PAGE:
Allocation Criteria for Increasing Electronic Toll Collection Gates on Freeways Determined Using Simulation Analysis

Allocation Criteria for Increasing Electronic Toll Collection Gates on Freeways Determined Using Simulation Analysis

Pin-Yi Tseng (Central Police University, Taiwan), Chiung-Wen Chang (Institute of Transportation, Taiwan), Chi-Hung Wu (National Taiwan Ocean University, Taiwan), Wan-Hui Chen (Tamkang University, Taiwan) and Sheng-Hsiung Chang (Tamkang University, Taiwan)
DOI: 10.4018/978-1-4666-9619-8.ch070
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Abstract

In Taiwan, the electronic toll collection (ETC) system for freeway toll plazas that commenced operation in February 2006 will operate on all freeways by 2014. When the ETC system was first implemented, each toll plaza was allocated 1 small-vehicle ETC gate and 1 large-vehicle ETC gate. Determining how to allot the gates to ETC and manual toll collection when the number of ETC vehicles increases is crucial. By conducting a simulation using the toll plaza simulation model, the authors observed that 1 ETC gate for passenger cars had to be added to the small toll plaza when the traffic exceeded 1,450 vehicles/hr/gate. The medium and large toll plazas required 1 more ETC gate for passenger cars when the traffic exceeded 1,600 vehicles/hr/gate, whereas 1 non-ETC gate for passenger cars could be removed.
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Introduction

The application of electronic toll collection (ETC) system contains interdisciplinary technologies such as telecommunications, image processing techniques, and radio frequency identification techniques. Toll stations in Taiwan are located on freeway mainlines and are used to collect traditional multi-trip tickets or cash tolls. This type of toll station has been used in many countries, but often causes traffic jams, and its hardware facilities and operation are costly. Therefore, an ETC system has been implemented to increase the capacity of toll stations, shorten toll collection time, and enhance the safety and convenience of road use. Furthermore, ETC system is conducive to reducing energy consumption and pollution. European and North American countries have adopted an open-road tolling system (Samuel, 2009; Smyth, 2009; Jai, 2009), and Taiwan also plans to adopt an open-road tolling system.

In Taiwan, the ETC system commenced operation on February 10, 2006 and will be applied to all freeways by 2014. Each toll station was initially equipped with one ETC gate for small vehicles and one ETC gate for large vehicles. Because the number of vehicles using ETC gates has increased, two or three ETC gates for small vehicles have been established at several toll stations; nevertheless, manual toll collection gates continue to be phased out and the number of ETC gates continues to increase. In response to the increase in the vehicle flow rate on freeways and the number of vehicles using ETC, determining the rate at which the number of ETC gates for small vehicles should be increased and how to allocate manual toll collection gates is a crucial objective.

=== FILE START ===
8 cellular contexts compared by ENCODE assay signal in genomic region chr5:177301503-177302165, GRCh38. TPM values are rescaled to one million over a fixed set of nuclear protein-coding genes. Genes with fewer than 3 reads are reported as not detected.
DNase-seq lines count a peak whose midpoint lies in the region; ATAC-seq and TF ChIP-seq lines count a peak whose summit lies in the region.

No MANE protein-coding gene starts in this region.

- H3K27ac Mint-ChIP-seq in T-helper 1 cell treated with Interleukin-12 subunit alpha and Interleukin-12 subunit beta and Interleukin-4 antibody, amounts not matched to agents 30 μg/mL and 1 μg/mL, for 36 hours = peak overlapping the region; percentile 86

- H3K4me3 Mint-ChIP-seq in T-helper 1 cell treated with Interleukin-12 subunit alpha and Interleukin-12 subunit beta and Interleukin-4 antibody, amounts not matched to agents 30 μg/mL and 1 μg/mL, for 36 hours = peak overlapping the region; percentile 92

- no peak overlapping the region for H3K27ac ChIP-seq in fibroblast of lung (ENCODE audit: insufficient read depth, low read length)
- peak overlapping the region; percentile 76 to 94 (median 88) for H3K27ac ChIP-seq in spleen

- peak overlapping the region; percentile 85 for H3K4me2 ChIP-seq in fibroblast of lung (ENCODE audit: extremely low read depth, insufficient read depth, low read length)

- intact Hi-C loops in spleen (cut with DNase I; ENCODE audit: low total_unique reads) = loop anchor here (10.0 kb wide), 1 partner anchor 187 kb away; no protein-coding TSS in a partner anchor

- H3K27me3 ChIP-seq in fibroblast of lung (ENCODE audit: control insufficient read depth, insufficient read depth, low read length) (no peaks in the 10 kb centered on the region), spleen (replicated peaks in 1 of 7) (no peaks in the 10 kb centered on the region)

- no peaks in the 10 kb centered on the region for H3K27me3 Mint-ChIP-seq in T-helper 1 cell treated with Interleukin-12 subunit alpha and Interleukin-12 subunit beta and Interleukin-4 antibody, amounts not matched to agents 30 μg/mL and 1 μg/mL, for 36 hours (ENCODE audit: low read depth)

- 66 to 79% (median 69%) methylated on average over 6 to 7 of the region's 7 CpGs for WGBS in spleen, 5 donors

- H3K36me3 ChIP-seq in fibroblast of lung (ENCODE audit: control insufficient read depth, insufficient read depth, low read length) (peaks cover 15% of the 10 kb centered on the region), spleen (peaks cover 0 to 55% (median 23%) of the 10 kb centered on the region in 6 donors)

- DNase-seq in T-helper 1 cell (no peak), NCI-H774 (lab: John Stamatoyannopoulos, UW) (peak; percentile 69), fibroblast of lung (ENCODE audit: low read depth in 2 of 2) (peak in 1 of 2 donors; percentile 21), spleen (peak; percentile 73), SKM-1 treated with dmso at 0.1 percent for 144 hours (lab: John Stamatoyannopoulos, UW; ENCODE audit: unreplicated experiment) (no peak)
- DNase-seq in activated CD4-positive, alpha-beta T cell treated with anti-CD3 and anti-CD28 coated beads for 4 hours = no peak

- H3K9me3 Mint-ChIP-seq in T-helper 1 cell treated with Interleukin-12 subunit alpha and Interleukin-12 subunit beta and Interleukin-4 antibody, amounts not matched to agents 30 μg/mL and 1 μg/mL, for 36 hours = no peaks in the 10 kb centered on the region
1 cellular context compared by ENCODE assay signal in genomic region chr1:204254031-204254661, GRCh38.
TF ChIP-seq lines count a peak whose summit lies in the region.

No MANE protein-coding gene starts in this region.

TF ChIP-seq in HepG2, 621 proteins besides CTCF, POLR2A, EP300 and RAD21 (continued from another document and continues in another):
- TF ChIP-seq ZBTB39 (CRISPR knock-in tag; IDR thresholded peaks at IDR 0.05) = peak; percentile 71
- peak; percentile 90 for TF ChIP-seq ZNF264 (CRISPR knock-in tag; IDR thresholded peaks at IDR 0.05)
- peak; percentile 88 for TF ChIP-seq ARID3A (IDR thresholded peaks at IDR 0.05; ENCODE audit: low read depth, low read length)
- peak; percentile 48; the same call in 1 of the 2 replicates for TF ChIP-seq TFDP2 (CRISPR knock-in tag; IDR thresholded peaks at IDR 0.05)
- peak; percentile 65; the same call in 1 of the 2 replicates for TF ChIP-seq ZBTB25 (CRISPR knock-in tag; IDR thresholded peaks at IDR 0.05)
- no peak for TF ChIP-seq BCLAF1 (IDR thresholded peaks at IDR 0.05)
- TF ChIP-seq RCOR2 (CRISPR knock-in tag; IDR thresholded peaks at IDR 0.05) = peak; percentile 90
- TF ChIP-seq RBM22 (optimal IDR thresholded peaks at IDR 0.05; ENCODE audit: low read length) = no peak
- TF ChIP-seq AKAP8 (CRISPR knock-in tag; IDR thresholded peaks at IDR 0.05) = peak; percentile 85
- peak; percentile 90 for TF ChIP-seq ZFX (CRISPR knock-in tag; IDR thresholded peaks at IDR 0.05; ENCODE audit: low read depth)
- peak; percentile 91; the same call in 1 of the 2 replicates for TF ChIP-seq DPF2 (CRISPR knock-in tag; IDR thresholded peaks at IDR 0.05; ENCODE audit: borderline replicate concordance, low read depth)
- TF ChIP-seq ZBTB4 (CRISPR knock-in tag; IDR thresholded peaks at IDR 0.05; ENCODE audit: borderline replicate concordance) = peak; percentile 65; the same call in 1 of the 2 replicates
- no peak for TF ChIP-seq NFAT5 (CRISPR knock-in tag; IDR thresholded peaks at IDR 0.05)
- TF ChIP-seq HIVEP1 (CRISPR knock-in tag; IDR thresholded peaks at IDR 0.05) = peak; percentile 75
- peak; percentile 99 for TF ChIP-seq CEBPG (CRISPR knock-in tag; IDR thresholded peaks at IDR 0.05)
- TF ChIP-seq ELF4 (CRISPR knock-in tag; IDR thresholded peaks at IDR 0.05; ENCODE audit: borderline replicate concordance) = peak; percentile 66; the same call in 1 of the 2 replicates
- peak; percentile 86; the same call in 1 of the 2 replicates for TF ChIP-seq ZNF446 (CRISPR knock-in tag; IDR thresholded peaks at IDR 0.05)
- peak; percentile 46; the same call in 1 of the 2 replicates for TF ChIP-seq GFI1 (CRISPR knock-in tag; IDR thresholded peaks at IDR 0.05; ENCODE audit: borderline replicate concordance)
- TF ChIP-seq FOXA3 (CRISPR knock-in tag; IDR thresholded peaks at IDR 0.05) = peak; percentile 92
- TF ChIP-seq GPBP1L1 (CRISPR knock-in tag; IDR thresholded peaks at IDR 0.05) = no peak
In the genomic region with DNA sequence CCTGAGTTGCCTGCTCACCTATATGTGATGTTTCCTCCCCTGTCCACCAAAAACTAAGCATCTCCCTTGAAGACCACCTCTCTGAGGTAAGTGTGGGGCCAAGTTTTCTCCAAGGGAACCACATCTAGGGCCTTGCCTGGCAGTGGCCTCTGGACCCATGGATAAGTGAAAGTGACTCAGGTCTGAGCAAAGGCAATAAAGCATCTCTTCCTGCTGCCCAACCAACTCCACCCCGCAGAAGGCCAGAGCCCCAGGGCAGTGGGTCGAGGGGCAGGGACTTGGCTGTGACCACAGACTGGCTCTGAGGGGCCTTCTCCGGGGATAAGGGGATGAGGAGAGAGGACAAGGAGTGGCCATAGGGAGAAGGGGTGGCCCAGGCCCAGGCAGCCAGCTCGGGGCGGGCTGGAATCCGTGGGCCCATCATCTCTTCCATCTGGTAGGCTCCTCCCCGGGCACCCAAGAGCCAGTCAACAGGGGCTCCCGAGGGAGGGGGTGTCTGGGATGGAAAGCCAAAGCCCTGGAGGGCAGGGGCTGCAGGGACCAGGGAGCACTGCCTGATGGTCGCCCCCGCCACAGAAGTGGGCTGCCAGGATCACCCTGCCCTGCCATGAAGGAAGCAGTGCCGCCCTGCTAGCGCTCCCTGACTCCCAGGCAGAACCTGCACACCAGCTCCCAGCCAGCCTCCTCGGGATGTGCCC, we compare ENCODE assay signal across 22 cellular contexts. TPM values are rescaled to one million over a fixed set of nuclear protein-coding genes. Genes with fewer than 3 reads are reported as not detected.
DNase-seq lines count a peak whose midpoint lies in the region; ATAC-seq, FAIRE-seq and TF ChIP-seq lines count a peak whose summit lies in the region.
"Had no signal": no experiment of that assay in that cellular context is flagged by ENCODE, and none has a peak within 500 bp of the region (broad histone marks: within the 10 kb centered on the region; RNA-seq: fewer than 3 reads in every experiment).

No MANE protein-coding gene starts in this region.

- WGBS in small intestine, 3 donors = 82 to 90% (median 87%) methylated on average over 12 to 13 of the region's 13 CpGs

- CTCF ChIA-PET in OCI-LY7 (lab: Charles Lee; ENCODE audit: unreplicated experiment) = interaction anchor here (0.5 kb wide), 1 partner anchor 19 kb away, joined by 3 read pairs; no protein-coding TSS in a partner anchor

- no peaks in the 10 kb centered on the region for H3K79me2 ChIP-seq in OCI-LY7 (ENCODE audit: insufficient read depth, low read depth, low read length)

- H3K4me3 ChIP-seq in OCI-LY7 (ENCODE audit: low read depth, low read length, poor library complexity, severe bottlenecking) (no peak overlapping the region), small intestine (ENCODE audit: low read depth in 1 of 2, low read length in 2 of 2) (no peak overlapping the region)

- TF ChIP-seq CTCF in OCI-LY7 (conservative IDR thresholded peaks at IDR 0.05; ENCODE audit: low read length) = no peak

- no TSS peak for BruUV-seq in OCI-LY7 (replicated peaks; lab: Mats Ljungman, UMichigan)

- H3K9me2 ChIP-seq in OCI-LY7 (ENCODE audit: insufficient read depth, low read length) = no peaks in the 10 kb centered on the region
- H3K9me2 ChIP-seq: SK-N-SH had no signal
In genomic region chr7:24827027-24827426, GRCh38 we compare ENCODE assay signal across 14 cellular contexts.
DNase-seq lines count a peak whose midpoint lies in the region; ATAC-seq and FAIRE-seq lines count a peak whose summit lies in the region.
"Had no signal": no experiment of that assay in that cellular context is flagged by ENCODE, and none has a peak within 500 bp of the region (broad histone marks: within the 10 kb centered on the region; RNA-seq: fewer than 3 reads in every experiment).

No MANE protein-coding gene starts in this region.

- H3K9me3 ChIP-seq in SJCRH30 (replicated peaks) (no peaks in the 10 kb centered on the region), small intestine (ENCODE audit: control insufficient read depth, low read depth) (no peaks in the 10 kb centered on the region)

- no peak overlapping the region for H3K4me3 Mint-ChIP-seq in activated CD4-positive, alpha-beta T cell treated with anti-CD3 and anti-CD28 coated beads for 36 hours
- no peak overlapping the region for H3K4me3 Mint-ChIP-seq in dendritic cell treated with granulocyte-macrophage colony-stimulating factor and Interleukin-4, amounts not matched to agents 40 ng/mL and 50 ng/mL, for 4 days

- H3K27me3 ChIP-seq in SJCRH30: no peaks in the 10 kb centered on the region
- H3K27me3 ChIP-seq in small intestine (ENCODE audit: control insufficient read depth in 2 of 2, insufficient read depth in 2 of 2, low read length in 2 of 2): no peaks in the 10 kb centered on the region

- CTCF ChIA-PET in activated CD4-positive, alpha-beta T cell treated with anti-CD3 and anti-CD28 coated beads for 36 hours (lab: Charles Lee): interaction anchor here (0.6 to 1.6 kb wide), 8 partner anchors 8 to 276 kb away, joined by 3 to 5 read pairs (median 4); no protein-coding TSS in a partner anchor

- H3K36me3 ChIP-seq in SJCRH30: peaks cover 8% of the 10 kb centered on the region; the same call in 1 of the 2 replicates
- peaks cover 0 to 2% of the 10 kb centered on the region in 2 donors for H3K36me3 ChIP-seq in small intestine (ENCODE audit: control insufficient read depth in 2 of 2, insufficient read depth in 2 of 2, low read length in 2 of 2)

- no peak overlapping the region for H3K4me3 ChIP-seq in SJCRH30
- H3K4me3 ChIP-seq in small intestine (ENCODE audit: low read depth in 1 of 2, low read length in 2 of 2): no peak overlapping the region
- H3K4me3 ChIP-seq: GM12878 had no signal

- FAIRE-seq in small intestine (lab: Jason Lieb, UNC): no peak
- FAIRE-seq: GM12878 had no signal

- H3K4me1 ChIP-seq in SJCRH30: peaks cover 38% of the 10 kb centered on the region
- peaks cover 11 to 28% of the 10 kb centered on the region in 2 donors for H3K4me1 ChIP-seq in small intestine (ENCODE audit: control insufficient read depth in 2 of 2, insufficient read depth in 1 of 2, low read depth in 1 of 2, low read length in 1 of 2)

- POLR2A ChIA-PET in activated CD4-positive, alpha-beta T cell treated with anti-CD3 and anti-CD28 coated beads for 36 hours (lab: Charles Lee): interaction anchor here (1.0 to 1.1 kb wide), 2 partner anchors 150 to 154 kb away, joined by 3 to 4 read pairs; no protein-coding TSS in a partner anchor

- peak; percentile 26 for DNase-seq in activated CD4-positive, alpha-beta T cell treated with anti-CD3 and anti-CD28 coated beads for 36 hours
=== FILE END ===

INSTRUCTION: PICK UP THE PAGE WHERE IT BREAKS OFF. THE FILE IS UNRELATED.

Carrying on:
According to the plan of the National Freeway Bureau (NFB) developed in 2003, ETC gates for small vehicles must gradually be increased from left to right based on the growth of traffic passing through ETC gates. The number of gates must be increased when ETC gate traffic approaches service capacity, that is, (a) when the flow rate of the ETC gate for small vehicles is 1,600 vehicles/hr/gate in 2 consecutive hours on 2 consecutive days; (b) when the weekly average peak flow rate of the ETC gate for small vehicles is higher than 1,200 vehicles/hr/gate; or (c) when the average flow rate of the ETC gate is higher than 16% of the total traffic capacity of the toll station on 5 consecutive days or on 15 days in 1 month. However, these numbers are rough, and the effect of adding one ETC gate for small vehicles on the overall service level of the toll station should be evaluated. Adding ETC gates affects the total flow rate and usage rate of ETC as well as the allocation of other gates. Therefore, the purpose of this study was to identify the criteria for allocating toll gates on freeways in response to increased ETC use.

Because of the complexity of toll station operation, which is influenced by a variation in flow rate with time, vehicle composition, toll collection mode, and number of toll gates, we used the second version of the toll plaza simulation (TPS) model provided in Chapter 8 of the 2011 Highway Capacity Manual (2011 Taiwan HCM; Institute of Transportation, IOT, 2011) by the Taiwan IOT to simulate various scenarios. Based on the simulation results, we used total vehicle flow rate and ETC small vehicle usage rate as variables to reflect toll station operating and service performance, and identified the criteria for allocating ETC gates at toll stations of various sizes. The results can serve as a reference for NFB policy and management.

The parameters of the simulation conducted in this study are listed as follows:

  • One large, one medium, and one small toll station were selected.

  • Total traffic flow and ETC small vehicle usage rate were used as the control variables.

  • The influence of weigh stations on toll station operation and traffic flow was ignored.

  • The number of ETC gates for small vehicles was increased from the inside lane to the outside lane.

  • Gate operation could not be reversed.

  • A mixed ticket and cash gate for large and small vehicles was not considered.

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